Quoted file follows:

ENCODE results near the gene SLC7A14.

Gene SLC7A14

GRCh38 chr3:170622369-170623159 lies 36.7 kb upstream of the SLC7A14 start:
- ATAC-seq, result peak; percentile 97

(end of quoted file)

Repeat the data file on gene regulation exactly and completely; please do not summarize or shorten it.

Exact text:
ENCODE results near the gene SLC7A14.

Gene SLC7A14

GRCh38 chr3:170622369-170623159 lies 36.7 kb upstream of the SLC7A14 start:
- ATAC-seq, result peak; percentile 97